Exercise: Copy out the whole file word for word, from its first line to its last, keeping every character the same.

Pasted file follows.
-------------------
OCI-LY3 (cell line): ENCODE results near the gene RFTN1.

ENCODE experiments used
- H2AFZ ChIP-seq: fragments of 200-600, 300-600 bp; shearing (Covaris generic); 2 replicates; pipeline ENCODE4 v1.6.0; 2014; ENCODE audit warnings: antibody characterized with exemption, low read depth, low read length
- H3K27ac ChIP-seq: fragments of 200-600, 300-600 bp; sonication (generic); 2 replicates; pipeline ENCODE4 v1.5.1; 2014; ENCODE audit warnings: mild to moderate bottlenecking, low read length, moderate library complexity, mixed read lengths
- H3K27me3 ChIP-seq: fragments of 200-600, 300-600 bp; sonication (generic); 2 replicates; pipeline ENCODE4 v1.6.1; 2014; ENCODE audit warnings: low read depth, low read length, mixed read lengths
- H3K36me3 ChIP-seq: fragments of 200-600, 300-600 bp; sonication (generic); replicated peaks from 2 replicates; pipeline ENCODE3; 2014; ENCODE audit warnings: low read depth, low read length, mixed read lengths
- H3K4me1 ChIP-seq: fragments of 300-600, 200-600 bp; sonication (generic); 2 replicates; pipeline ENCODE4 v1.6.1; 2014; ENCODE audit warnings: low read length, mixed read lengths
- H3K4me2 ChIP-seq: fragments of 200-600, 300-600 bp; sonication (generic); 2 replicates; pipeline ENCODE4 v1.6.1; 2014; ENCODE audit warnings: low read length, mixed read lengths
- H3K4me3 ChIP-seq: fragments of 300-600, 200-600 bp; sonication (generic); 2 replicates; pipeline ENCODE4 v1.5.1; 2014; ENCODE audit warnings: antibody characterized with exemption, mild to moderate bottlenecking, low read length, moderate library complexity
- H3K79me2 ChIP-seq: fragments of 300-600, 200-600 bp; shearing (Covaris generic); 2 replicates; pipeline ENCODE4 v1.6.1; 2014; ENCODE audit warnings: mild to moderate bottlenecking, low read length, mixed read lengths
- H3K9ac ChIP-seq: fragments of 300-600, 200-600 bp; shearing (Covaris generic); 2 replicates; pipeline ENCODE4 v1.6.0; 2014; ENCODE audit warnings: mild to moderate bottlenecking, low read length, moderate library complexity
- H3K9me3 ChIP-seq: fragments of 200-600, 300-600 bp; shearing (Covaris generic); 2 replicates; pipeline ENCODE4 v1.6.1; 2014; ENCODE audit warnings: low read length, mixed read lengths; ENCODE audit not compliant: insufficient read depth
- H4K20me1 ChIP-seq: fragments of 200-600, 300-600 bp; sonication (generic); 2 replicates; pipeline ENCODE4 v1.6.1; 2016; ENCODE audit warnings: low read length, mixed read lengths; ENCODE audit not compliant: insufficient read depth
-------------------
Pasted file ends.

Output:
OCI-LY3 (cell line): ENCODE results near the gene RFTN1.

ENCODE experiments used
- H2AFZ ChIP-seq: fragments of 200-600, 300-600 bp; shearing (Covaris generic); 2 replicates; pipeline ENCODE4 v1.6.0; 2014; ENCODE audit warnings: antibody characterized with exemption, low read depth, low read length
- H3K27ac ChIP-seq: fragments of 200-600, 300-600 bp; sonication (generic); 2 replicates; pipeline ENCODE4 v1.5.1; 2014; ENCODE audit warnings: mild to moderate bottlenecking, low read length, moderate library complexity, mixed read lengths
- H3K27me3 ChIP-seq: fragments of 200-600, 300-600 bp; sonication (generic); 2 replicates; pipeline ENCODE4 v1.6.1; 2014; ENCODE audit warnings: low read depth, low read length, mixed read lengths
- H3K36me3 ChIP-seq: fragments of 200-600, 300-600 bp; sonication (generic); replicated peaks from 2 replicates; pipeline ENCODE3; 2014; ENCODE audit warnings: low read depth, low read length, mixed read lengths
- H3K4me1 ChIP-seq: fragments of 300-600, 200-600 bp; sonication (generic); 2 replicates; pipeline ENCODE4 v1.6.1; 2014; ENCODE audit warnings: low read length, mixed read lengths
- H3K4me2 ChIP-seq: fragments of 200-600, 300-600 bp; sonication (generic); 2 replicates; pipeline ENCODE4 v1.6.1; 2014; ENCODE audit warnings: low read length, mixed read lengths
- H3K4me3 ChIP-seq: fragments of 300-600, 200-600 bp; sonication (generic); 2 replicates; pipeline ENCODE4 v1.5.1; 2014; ENCODE audit warnings: antibody characterized with exemption, mild to moderate bottlenecking, low read length, moderate library complexity
- H3K79me2 ChIP-seq: fragments of 300-600, 200-600 bp; shearing (Covaris generic); 2 replicates; pipeline ENCODE4 v1.6.1; 2014; ENCODE audit warnings: mild to moderate bottlenecking, low read length, mixed read lengths
- H3K9ac ChIP-seq: fragments of 300-600, 200-600 bp; shearing (Covaris generic); 2 replicates; pipeline ENCODE4 v1.6.0; 2014; ENCODE audit warnings: mild to moderate bottlenecking, low read length, moderate library complexity
- H3K9me3 ChIP-seq: fragments of 200-600, 300-600 bp; shearing (Covaris generic); 2 replicates; pipeline ENCODE4 v1.6.1; 2014; ENCODE audit warnings: low read length, mixed read lengths; ENCODE audit not compliant: insufficient read depth
- H4K20me1 ChIP-seq: fragments of 200-600, 300-600 bp; sonication (generic); 2 replicates; pipeline ENCODE4 v1.6.1; 2016; ENCODE audit warnings: low read length, mixed read lengths; ENCODE audit not compliant: insufficient read depth